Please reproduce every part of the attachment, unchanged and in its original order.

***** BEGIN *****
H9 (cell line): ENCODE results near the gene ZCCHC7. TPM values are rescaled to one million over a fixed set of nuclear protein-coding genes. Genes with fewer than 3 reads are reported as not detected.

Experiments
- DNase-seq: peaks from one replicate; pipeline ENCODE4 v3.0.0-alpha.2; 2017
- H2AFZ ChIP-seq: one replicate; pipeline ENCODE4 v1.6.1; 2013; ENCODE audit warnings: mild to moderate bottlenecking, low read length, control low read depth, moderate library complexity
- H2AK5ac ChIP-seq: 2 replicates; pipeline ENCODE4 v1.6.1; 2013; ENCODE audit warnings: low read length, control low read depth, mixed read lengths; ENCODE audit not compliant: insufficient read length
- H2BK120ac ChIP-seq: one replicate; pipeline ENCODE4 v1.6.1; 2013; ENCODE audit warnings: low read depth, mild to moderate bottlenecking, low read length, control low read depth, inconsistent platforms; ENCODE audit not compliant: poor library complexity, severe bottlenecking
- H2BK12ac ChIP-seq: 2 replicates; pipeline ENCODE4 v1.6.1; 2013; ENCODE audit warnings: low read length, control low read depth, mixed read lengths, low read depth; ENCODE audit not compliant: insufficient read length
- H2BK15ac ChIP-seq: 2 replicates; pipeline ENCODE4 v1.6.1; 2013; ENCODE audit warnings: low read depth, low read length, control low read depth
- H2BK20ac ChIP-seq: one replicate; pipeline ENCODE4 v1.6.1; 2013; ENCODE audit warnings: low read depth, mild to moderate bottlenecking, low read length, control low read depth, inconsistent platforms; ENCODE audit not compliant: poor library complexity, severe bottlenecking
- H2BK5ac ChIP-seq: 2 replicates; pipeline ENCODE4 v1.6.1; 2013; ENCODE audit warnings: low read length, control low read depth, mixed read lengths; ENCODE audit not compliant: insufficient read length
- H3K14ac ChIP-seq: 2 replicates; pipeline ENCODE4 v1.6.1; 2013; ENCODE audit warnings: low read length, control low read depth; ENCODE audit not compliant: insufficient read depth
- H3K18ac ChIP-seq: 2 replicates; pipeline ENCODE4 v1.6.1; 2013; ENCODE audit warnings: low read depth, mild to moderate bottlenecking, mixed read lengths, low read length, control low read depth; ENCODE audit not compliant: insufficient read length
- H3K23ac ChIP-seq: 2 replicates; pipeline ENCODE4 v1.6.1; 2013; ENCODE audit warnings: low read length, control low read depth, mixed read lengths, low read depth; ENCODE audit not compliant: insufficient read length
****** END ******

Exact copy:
H9 (cell line): ENCODE results near the gene ZCCHC7. TPM values are rescaled to one million over a fixed set of nuclear protein-coding genes. Genes with fewer than 3 reads are reported as not detected.

Experiments
- DNase-seq: peaks from one replicate; pipeline ENCODE4 v3.0.0-alpha.2; 2017
- H2AFZ ChIP-seq: one replicate; pipeline ENCODE4 v1.6.1; 2013; ENCODE audit warnings: mild to moderate bottlenecking, low read length, control low read depth, moderate library complexity
- H2AK5ac ChIP-seq: 2 replicates; pipeline ENCODE4 v1.6.1; 2013; ENCODE audit warnings: low read length, control low read depth, mixed read lengths; ENCODE audit not compliant: insufficient read length
- H2BK120ac ChIP-seq: one replicate; pipeline ENCODE4 v1.6.1; 2013; ENCODE audit warnings: low read depth, mild to moderate bottlenecking, low read length, control low read depth, inconsistent platforms; ENCODE audit not compliant: poor library complexity, severe bottlenecking
- H2BK12ac ChIP-seq: 2 replicates; pipeline ENCODE4 v1.6.1; 2013; ENCODE audit warnings: low read length, control low read depth, mixed read lengths, low read depth; ENCODE audit not compliant: insufficient read length
- H2BK15ac ChIP-seq: 2 replicates; pipeline ENCODE4 v1.6.1; 2013; ENCODE audit warnings: low read depth, low read length, control low read depth
- H2BK20ac ChIP-seq: one replicate; pipeline ENCODE4 v1.6.1; 2013; ENCODE audit warnings: low read depth, mild to moderate bottlenecking, low read length, control low read depth, inconsistent platforms; ENCODE audit not compliant: poor library complexity, severe bottlenecking
- H2BK5ac ChIP-seq: 2 replicates; pipeline ENCODE4 v1.6.1; 2013; ENCODE audit warnings: low read length, control low read depth, mixed read lengths; ENCODE audit not compliant: insufficient read length
- H3K14ac ChIP-seq: 2 replicates; pipeline ENCODE4 v1.6.1; 2013; ENCODE audit warnings: low read length, control low read depth; ENCODE audit not compliant: insufficient read depth
- H3K18ac ChIP-seq: 2 replicates; pipeline ENCODE4 v1.6.1; 2013; ENCODE audit warnings: low read depth, mild to moderate bottlenecking, mixed read lengths, low read length, control low read depth; ENCODE audit not compliant: insufficient read length
- H3K23ac ChIP-seq: 2 replicates; pipeline ENCODE4 v1.6.1; 2013; ENCODE audit warnings: low read length, control low read depth, mixed read lengths, low read depth; ENCODE audit not compliant: insufficient read length